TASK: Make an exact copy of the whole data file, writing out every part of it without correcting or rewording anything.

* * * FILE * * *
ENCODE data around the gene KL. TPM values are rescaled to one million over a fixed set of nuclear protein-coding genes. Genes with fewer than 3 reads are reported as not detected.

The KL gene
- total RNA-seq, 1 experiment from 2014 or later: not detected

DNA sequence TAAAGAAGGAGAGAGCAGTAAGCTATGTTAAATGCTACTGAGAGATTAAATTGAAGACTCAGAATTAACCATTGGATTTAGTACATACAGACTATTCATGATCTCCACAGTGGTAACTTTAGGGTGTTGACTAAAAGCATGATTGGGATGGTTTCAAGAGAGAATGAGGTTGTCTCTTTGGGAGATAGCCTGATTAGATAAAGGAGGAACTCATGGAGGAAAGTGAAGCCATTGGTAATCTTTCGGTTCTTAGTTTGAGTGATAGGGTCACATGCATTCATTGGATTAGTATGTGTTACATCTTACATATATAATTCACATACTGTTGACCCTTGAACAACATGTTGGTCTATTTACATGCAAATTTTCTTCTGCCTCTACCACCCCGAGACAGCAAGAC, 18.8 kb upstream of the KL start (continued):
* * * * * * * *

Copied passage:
ENCODE data around the gene KL. TPM values are rescaled to one million over a fixed set of nuclear protein-coding genes. Genes with fewer than 3 reads are reported as not detected.

The KL gene
- total RNA-seq, 1 experiment from 2014 or later: not detected

DNA sequence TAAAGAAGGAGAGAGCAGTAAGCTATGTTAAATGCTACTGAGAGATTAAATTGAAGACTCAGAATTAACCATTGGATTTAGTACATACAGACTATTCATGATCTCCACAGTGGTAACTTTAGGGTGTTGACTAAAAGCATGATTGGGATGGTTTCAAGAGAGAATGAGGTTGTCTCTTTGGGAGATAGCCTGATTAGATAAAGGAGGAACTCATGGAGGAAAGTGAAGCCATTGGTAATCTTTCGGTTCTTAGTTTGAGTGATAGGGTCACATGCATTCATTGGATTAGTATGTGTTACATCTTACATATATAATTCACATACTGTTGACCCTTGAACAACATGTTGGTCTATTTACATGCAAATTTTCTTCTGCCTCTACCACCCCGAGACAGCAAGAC, 18.8 kb upstream of the KL start (continued):